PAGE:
Canada's national security advisor Daniel Jean was in Pyongyang Tuesday to discuss the case of a jailed Canadian pastor, a spokesman said.
Hyeon Soo Lim, 61, was arrested in 2015 for allegedly meddling in North Korean state affairs and sentenced to life in prison.
The South Korean-born pastor had been accused of subversive acts against Pyongyang, which Canadian authorities have strongly denied.
"A Canadian government delegation is currently in Pyongyang, DPRK, to discuss Pastor Lim's case," Trudeau spokesman Cameron Ahmad said.
"Pastor Lim's health and well-being remain of utmost importance to the government of Canada as we continue to engage on this case," he said. "As this is an active case, we will not provide further comment at this time."
Lim's family told local media they have become increasingly worried about his welfare since the death of an American student in June just days after he had been released from a North Korean prison.
At the time of his arrest, other members of the close-knit circle of ethnic Korean missionaries in Canada and the United States called Lim one of the most influential Christian missionaries operating in North Korea.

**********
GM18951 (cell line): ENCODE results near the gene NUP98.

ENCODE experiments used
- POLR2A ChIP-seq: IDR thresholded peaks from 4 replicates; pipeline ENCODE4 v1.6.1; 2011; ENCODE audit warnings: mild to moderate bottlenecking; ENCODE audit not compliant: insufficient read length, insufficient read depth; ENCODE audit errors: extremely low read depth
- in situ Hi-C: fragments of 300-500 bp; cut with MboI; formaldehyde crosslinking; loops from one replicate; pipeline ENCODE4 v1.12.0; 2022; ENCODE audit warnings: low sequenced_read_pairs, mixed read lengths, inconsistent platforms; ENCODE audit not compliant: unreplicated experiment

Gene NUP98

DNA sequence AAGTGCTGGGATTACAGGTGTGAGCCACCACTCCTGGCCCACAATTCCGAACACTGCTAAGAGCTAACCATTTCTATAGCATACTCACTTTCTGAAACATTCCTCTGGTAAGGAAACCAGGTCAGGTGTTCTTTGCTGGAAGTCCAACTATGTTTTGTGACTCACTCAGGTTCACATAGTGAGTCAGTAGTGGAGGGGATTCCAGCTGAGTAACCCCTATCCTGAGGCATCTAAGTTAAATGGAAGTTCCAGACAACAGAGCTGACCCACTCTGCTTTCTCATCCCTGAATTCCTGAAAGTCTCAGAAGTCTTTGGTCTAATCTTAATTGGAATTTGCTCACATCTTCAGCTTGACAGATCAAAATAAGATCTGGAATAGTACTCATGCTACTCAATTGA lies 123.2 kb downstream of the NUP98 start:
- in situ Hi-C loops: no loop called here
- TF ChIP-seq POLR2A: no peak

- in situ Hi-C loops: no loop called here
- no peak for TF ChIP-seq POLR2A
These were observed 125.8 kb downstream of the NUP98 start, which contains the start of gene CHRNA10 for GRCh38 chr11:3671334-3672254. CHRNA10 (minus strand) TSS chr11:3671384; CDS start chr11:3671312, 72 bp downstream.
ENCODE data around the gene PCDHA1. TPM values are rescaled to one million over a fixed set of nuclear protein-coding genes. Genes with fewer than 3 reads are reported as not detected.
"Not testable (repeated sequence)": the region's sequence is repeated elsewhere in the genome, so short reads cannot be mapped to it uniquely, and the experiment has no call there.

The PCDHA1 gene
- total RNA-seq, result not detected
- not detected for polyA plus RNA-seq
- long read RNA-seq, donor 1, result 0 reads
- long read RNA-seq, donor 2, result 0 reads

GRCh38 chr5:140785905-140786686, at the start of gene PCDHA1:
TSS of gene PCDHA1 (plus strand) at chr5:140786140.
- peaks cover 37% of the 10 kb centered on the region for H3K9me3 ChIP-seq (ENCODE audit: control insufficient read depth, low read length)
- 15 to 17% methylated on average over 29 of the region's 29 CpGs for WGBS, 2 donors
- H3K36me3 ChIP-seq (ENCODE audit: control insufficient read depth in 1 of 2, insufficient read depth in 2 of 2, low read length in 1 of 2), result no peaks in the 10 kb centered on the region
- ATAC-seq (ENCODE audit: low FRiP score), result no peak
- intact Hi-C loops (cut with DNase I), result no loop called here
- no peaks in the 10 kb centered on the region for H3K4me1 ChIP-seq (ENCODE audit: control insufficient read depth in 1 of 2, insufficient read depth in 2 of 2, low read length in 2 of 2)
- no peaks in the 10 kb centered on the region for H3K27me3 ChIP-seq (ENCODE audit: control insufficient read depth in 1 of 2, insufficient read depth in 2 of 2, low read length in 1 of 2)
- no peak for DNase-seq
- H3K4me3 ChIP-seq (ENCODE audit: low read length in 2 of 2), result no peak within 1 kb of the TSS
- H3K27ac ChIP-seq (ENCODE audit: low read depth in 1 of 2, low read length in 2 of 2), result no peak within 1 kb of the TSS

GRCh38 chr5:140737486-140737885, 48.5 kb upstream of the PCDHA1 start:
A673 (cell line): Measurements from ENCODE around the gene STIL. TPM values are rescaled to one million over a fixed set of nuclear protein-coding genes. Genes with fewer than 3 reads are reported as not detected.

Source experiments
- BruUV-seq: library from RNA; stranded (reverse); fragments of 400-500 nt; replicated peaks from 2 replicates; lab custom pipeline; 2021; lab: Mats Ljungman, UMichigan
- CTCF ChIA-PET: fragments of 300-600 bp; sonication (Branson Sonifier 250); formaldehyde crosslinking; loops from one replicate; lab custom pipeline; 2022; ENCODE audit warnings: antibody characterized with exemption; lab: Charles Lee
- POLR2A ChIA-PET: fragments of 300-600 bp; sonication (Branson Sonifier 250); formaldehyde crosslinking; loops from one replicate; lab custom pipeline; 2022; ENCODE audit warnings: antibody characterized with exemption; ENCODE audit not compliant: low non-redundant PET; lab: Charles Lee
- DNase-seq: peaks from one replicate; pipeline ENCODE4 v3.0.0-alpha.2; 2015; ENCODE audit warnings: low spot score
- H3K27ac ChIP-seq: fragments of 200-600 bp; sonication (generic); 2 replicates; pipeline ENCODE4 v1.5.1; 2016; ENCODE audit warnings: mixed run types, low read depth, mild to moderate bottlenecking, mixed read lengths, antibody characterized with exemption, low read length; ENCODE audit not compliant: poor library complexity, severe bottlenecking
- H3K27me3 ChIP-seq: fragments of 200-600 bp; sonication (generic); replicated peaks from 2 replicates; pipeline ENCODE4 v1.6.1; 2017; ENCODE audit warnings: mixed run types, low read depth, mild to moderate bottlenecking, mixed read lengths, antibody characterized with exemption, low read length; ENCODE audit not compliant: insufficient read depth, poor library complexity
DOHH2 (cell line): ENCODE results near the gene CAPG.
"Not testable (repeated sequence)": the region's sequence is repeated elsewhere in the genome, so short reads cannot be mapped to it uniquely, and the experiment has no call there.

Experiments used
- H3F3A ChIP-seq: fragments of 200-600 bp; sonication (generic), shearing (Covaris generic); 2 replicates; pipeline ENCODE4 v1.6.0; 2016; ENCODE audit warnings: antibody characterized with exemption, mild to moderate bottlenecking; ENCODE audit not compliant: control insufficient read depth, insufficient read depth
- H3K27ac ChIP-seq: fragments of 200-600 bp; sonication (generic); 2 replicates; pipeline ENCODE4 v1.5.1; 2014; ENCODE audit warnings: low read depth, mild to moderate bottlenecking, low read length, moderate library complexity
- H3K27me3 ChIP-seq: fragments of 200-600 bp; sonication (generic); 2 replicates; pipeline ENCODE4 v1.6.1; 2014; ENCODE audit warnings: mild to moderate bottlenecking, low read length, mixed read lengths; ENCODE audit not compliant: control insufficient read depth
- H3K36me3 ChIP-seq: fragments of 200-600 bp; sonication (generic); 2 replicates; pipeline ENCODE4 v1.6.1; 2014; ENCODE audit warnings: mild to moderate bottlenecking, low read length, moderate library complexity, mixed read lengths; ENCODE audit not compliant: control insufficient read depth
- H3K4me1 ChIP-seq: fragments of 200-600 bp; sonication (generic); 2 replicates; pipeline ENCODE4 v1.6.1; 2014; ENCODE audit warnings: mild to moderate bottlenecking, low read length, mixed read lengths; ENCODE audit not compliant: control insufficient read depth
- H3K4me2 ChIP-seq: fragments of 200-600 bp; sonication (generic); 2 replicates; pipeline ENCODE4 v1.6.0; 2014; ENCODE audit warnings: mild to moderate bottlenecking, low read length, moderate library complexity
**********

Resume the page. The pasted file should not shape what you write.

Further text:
He had visited the country dozens of times, working with orphanages and nursing homes.
But some projects he worked on, including a noodle plant and flour mills, were linked to associates of Jang Song-Thaek, the purged uncle of leader Kim Jong-Un. Jang Song-Thaek was arrested and executed for treason in December 2013.
Lim told CNN last year that he now spends his days in prison digging holes.
Pyongyang views foreign missionaries with deep suspicion, though it allows some to undertake humanitarian work.
A number of Christian missionaries -- mostly ethnic Koreans who are US citizens -- have been arrested in the past, with some of them only allowed to return home after intervention by high-profile US political figures.